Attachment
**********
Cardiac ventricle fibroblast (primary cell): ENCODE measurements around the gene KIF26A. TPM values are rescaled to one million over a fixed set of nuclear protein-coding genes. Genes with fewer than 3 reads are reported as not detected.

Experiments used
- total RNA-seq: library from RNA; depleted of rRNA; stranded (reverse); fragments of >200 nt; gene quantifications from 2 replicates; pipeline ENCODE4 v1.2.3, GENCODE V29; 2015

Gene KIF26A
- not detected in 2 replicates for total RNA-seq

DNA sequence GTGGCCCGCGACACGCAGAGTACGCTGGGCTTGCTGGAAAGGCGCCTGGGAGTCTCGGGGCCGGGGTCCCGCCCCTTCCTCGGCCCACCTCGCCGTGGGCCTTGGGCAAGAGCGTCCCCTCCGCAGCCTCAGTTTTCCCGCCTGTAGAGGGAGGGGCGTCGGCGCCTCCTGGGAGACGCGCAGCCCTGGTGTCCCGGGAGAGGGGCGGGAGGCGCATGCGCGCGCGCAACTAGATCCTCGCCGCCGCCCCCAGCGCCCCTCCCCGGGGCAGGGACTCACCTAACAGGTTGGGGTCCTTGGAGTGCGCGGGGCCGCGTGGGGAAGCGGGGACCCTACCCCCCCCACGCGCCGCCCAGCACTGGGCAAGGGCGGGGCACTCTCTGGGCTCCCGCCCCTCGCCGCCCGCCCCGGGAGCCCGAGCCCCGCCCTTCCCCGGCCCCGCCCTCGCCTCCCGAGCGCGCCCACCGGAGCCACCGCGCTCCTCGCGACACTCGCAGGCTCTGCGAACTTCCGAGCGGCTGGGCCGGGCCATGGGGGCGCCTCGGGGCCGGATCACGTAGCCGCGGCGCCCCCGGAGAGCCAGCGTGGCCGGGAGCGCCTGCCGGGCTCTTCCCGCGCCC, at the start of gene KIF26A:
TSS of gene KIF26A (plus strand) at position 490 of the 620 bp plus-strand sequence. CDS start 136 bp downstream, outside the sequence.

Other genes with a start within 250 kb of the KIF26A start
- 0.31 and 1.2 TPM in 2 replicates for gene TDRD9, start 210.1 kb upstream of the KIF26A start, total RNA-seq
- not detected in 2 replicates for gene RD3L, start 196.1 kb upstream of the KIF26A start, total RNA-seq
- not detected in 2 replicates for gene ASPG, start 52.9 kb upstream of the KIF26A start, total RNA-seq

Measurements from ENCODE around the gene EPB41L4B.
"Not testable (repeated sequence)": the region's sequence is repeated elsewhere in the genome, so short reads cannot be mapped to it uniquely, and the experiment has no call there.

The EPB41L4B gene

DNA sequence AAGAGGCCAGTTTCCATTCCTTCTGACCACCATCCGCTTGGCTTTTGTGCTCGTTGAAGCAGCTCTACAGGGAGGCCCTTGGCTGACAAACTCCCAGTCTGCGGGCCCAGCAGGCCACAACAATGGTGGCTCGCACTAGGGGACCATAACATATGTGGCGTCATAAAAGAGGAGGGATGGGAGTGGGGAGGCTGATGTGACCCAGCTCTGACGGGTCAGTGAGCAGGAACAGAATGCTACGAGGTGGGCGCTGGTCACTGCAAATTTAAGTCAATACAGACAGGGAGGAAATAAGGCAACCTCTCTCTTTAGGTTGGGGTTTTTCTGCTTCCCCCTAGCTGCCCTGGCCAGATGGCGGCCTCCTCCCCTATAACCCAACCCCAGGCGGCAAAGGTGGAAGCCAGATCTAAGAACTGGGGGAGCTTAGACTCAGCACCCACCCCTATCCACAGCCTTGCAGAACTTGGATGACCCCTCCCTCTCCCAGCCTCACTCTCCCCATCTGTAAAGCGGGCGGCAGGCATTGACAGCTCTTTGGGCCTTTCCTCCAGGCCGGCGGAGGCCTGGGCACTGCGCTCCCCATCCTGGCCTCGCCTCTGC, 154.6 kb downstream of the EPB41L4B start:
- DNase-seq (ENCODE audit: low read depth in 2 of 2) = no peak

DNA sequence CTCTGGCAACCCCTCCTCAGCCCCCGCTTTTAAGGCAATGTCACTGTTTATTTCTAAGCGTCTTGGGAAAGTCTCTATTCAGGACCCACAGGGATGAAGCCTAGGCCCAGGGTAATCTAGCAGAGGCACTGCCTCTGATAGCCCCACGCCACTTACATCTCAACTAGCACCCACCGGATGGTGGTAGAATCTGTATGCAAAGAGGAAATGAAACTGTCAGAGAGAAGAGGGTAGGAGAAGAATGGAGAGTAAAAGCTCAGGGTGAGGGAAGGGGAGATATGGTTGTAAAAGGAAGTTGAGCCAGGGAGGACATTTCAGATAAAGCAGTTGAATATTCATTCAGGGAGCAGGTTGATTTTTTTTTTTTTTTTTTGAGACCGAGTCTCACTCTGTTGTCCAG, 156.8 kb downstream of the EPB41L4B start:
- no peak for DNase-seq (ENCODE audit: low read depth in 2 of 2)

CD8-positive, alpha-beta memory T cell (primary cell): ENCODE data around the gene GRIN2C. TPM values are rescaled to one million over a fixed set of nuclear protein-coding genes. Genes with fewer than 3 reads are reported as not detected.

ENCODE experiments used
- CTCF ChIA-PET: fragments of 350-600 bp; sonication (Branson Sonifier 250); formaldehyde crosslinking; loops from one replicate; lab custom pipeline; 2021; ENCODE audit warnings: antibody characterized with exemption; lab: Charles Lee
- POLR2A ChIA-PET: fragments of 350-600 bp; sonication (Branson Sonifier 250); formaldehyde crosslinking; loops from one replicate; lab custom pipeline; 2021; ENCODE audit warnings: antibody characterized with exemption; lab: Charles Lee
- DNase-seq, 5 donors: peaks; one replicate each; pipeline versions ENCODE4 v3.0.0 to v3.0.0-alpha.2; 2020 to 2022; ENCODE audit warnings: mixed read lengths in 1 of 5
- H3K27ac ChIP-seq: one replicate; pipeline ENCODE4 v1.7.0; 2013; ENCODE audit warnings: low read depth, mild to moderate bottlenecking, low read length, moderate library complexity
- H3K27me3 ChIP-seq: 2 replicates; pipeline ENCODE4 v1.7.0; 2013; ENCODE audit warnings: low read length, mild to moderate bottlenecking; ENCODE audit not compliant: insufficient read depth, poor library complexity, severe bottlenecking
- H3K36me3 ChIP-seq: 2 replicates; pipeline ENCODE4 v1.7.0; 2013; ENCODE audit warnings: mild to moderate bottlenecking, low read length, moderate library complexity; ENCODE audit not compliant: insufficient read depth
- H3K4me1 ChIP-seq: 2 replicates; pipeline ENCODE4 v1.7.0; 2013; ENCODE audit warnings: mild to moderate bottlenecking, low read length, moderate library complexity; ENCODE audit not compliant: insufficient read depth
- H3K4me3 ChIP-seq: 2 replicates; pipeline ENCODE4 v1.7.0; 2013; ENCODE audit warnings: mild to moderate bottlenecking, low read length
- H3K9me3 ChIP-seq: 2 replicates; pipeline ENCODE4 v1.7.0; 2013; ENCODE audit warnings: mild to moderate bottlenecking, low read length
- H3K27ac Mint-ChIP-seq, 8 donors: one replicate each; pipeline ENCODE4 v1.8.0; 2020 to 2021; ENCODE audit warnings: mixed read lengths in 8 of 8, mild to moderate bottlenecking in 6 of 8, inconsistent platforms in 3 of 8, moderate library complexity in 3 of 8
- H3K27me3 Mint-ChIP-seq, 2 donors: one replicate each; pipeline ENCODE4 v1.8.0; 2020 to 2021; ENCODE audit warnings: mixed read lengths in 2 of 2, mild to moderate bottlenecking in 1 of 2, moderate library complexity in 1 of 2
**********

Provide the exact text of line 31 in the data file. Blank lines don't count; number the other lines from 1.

- H3K27me3 Mint-ChIP-seq, 2 donors: one replicate each; pipeline ENCODE4 v1.8.0; 2020 to 2021; ENCODE audit warnings: mixed read lengths in 2 of 2, mild to moderate bottlenecking in 1 of 2, moderate library complexity in 1 of 2